Finanical Statements
Finanical Statements

The stories your clients’ financials tell about their business

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A recent study discovered that only 32% of small business owners expect their accountant to help with financial projections; the remaining have either not acknowledged the need or benefit of accurate financial statements, or believe that it can be accommodated within their current role.

In my experience, small- to mid-size businesses are attracted to solutions more than products – anything that drives revenue growth and motivates them to buy. They are more attracted to services that promise scalability.

I tell my prospective clients that a business health checkup is as important as their annual physical, and that analyzing a business’ health is very similar to analyzing your personal health. In both cases, the number don’t lie. Just like lab reports, accurate financial statements contain significant information about a company’s financial health. They help determine the current state of the business to make calculated and informed decisions in order to achieve a company’s financial goals.

I make our engagements more attractive by offering an interactive and periodical review of a client’s financial statements at all phases of an engagement. After all, accounting records of a business have a very different purpose at different stages. Let’s review the need and use for financial data at each phase of our client engagement.

Analyzing financials in the discovery phase

Access to a client’s current financial statements is very important at the discovery phase to understand the project requirement and expand our service offerings. Some examples include the following:

  • A lack of financial statements tells us that client may not be using any accounting software and will need our guidance.
  • A balance sheet that shows no movement in the liability section may need a review of payroll and other current liability sections. It may also require accounting accuracy for all the financing activities.
  • No movement in the inventory balance indicates that the client may need help with inventory and accounts payable (AP) management.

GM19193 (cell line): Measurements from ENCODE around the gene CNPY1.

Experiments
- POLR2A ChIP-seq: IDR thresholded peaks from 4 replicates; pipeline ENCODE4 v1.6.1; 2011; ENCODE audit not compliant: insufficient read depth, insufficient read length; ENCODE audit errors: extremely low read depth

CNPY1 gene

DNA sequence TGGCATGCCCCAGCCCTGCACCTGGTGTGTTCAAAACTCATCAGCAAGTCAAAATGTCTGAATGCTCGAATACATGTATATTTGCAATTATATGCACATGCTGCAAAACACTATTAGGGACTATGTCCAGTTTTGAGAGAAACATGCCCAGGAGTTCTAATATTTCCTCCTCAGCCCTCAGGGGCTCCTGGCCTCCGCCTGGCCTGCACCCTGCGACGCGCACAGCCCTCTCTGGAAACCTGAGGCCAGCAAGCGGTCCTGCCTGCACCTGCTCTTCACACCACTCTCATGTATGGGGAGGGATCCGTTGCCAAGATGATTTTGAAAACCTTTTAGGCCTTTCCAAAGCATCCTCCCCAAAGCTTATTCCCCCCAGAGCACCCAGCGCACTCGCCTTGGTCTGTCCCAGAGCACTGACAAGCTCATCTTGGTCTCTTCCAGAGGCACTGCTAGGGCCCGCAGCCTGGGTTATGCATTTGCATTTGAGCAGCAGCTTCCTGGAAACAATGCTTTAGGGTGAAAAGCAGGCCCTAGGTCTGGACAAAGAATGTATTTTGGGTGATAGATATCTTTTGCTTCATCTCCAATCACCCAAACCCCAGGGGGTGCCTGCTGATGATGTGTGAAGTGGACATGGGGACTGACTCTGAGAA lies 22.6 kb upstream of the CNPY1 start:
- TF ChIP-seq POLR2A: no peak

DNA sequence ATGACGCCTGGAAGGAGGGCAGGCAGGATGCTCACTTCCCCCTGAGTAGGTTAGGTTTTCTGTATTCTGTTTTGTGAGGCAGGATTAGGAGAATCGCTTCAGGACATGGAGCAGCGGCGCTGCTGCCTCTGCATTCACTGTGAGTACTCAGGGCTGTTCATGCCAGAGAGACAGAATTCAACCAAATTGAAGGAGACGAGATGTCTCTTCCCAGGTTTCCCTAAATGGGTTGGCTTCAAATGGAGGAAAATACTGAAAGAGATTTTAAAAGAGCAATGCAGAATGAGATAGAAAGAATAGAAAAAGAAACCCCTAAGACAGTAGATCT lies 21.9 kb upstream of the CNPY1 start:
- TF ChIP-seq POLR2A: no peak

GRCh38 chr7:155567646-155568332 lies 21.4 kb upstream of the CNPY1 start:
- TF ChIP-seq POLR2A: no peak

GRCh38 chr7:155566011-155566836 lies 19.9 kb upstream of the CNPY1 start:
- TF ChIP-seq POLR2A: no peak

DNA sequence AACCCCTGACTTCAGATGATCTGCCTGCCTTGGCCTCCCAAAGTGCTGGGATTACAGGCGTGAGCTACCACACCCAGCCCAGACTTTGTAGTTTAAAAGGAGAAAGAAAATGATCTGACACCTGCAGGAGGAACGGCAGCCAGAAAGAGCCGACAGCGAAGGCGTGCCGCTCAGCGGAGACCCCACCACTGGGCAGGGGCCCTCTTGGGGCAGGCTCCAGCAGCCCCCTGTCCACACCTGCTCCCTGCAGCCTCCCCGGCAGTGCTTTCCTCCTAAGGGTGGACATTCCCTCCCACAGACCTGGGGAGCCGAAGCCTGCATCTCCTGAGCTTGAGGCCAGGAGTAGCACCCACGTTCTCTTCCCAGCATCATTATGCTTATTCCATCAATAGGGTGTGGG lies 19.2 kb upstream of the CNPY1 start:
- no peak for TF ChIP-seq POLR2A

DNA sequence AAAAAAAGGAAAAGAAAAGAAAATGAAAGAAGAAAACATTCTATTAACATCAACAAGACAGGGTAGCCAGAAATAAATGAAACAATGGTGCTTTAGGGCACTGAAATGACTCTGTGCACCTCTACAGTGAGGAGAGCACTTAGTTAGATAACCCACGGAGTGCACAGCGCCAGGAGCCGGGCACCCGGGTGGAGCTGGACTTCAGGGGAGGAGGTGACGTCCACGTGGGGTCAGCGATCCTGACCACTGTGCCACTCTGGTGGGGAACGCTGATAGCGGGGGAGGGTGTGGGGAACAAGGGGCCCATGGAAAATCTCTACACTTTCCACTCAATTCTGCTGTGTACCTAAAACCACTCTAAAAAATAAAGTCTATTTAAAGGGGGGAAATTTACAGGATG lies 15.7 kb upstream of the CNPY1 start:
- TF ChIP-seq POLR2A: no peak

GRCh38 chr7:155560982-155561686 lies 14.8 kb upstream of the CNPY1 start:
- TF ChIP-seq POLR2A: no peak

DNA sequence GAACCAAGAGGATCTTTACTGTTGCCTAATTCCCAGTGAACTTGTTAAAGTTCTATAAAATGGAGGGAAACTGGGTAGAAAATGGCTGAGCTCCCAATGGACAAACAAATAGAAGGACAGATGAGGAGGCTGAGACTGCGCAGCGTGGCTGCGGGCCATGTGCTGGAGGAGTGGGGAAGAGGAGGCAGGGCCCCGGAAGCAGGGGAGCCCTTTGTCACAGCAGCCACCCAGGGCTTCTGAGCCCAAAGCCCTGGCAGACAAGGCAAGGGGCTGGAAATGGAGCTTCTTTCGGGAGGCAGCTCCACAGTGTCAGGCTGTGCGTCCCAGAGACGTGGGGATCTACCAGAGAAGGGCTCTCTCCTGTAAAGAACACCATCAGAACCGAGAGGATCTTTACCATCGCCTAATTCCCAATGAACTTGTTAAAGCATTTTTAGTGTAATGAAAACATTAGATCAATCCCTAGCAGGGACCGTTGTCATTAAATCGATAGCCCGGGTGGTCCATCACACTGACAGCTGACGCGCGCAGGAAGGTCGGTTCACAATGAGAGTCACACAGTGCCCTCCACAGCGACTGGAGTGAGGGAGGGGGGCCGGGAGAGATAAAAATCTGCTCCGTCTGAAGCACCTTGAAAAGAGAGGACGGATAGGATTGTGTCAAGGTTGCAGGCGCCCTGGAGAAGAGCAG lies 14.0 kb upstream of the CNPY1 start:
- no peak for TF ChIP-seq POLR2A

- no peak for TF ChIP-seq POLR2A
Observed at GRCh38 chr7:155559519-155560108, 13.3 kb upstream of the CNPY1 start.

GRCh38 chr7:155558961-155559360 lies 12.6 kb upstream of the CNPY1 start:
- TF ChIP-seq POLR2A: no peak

• An income statement that has just one income category, “sales,” may need help with income categorization, invoicing, sales tax, and overall accounts receivable (AR) management.
  • Contractor and sub-contractor expenses categorized as an operating expense indicates the need for a chart of accounts restructure for proper gross margin evaluation.

I recall a recent onboarding of a new client. I asked for the current year’s financial statement as a standard document request. In return, I received an Excel file that had a list of bank and cash transactions. He did not have the software to provide financial statements, and a lack of an accounting application indicated that the client was hesitant to use technology or did not have access to it. In addition, the merchant deposit bank transactions signaled the need for monthly reconciliations, while recurring debit transactions to financial institutions suggested the need for asset management and reconciling financing activities.

In one of the conversations, the client mentioned long-term contracts. This also meant he should be using a billing application and would need AR management.

Based on my discovery, the client engaged me to providing these services:

  1. Enable a QuickBooks® Online subscription.
  2. Set up an industry-specific chart of accounts.
  3. 3Rebuild the books of accounts for the last two years to help file taxes.